F OR Ke Soeup and her family, life will never be the same since a landmine robbed
her of her legs.
She was on a trip to fetch rice when a mine buried just
a meter from a rice store did its evil job. Soeup ended up a double amputee, her
son Kiek, aged six, was struck by shrapnel in the head and chest, and another
woman was injured.
That was in Preah Vihear province on Feb 11. Soeup,
her husband and four of their six children were flown to Siem Reap the next day
and later to Phnom Penh. They've been in Phnom Penh's military hospital ever
They share a room with a family of four, and share the hospital's
appalling conditions with about 750 patients and their familes.
endure filthy, overflowing toilets, poor electricity and water supplies,
crumbling buildings that leak and a lack of mosquito nets and
Shortages of bandages and drugs are a constant problem, and
few staff mean families are obliged to live there to look after their injured or
sick relatives. That adds to the overcrowding; at the moment there are 135
children in the hospital with their parents.
If the medical treatment in
Preah Vihear had been better, Ke Soeup might have lost only one leg, but the
initial attempt to operate on her ensured she lost both.
are not really a possibility, so a wheelchair is her only option.
says that after the mine blast she wished she was dead. She still does, but her
husband Koath Sam is adamant she cannot kill herself.
"He won't let me
take poison. He won't let me leave him and our children," she says. Sam, for his
part, has stood by Soeup throughout her ordeal. Devoted to his family, he is
reluctant to leave their side, even to go to the market.
four children with them at the hospital - Dara, one, Kiek, six, Kook, 10, and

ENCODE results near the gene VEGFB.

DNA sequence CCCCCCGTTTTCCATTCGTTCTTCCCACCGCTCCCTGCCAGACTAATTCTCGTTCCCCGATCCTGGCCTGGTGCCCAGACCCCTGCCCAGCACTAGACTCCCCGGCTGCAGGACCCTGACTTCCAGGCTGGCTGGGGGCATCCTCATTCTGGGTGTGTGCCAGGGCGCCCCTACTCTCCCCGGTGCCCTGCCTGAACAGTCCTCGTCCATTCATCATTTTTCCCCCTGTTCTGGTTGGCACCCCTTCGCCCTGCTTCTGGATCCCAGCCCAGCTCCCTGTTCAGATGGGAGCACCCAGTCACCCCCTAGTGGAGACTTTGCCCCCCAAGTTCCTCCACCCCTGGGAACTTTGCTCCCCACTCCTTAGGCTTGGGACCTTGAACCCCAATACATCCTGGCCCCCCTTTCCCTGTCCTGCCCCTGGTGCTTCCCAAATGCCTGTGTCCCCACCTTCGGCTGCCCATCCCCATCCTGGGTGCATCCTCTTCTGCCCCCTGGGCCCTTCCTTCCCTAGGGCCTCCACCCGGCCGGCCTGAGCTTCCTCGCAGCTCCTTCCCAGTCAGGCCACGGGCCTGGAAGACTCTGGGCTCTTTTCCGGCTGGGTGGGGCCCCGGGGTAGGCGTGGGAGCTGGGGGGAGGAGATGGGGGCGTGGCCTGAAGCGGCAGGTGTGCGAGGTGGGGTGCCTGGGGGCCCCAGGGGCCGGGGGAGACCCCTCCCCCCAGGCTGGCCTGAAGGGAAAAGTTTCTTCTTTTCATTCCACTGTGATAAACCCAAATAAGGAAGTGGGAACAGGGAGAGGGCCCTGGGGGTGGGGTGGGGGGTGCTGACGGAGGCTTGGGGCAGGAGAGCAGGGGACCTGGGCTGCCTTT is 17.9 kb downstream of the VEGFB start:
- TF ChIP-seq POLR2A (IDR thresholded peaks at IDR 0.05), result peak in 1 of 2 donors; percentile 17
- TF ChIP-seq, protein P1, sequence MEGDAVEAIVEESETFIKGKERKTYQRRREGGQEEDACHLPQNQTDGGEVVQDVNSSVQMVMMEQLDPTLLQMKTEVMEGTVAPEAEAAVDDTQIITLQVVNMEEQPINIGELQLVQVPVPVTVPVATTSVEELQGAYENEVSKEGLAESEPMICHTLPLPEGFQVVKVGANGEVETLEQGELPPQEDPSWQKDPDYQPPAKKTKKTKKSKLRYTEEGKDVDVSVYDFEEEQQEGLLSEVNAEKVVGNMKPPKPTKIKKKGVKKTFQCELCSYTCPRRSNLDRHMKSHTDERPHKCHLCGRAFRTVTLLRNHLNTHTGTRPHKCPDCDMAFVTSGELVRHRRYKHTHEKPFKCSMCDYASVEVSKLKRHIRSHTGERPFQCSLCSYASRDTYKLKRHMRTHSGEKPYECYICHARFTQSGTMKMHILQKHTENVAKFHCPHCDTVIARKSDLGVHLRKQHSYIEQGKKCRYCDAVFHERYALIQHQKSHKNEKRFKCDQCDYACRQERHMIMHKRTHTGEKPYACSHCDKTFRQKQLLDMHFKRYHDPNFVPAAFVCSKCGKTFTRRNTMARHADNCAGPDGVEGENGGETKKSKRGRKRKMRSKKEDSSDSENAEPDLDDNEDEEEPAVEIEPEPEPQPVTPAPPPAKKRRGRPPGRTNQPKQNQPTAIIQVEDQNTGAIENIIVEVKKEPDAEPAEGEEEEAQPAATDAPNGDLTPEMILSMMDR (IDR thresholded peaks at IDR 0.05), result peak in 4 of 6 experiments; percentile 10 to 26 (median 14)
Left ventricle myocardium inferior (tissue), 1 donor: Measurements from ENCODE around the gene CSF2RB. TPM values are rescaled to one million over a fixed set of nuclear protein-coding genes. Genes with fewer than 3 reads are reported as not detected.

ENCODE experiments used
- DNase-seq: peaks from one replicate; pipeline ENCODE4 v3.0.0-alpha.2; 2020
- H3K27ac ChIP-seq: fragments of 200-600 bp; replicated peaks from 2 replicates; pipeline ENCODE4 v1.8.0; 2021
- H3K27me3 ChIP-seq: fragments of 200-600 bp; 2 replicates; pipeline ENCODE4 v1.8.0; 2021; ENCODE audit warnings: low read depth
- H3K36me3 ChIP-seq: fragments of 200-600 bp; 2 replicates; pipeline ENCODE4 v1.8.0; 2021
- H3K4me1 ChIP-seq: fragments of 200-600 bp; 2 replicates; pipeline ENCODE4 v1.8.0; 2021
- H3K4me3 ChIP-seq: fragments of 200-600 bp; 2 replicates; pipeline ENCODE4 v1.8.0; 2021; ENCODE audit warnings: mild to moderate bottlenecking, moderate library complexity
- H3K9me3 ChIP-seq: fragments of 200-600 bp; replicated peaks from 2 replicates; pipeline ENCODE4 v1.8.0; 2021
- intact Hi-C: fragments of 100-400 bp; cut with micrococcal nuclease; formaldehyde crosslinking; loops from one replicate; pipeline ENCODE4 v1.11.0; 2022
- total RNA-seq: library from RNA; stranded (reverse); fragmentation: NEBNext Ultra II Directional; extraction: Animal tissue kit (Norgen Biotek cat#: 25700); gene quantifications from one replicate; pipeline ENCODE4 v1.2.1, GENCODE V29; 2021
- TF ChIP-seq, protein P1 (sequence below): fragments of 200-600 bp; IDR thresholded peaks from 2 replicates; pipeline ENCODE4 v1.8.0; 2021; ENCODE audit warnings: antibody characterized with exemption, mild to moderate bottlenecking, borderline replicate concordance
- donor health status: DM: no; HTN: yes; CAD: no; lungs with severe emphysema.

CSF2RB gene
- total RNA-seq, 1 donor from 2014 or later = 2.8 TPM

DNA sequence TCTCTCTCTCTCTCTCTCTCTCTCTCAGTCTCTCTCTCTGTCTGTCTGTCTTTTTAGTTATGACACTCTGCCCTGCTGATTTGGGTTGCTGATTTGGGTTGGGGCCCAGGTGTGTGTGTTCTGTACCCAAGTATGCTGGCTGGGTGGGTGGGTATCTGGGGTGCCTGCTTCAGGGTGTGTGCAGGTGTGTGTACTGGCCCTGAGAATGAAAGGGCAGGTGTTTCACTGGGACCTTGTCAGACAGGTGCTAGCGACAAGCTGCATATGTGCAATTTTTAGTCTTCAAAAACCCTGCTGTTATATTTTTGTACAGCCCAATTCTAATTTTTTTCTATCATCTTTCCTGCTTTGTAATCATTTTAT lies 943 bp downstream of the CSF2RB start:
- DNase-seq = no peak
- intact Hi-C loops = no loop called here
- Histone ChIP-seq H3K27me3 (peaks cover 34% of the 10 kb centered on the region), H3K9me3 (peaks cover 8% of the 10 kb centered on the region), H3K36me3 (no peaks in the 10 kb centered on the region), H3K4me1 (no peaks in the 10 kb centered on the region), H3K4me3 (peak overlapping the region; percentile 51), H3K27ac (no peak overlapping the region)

Paly, 11 - are suffering too.
Since her injuries, Soeup hasn't been able
to breastfeed Dara, so switched him to a bottle. The boy picked up an infection
and had diarrhea for months. It took two lengthy stays in Kantha Bopha hospital
and the constant care of his parents for his health to improve.
has dropped and his appetite grown, but it will be many months before Dara will
have the strength to learn to walk, as he should have done by now.
the six-year-old boy who was with his mother when she stepped on the mine, bears
scars over his face and chest - it's a miracle his eyes were spared.
parents say he cries very easily but doesn't appear to have bad dreams, though
one can only wonder at the scars within.
Older sister Paly has suffered
chronic headaches for two years. Her parents massage her neck and give her a
medicine which doctors say is unsuitable and dangerous for children. But Ke
Soeup and Koath Sam don't know what else to do.
Soeup has one child aged
15 from an earlier marriage - her first husband was killed by a mine - remaining
in Preah Vihear with her aunt, along with another of the couple's children, aged
Soeup met Kaoth Sam when he was transferred with his army unit
from Svey Rieng to Preah Vihear. They were married in 1983 and Soeup became cook
for a brigade of soldiers.
Days before she fell prey to the mine, she and
other villagers had fled their homes to another village because of
She went to buy rice from a local rice store. After being
assured by the rice merchant that the area was free of mines, she found out he
Ke Soeup says she and her husband want to go back to Preah
Vihear and be with their other children. They won't be able to go until she and
Dara are stronger and there is room on a military plane. For now, their home
will remain a hospital room.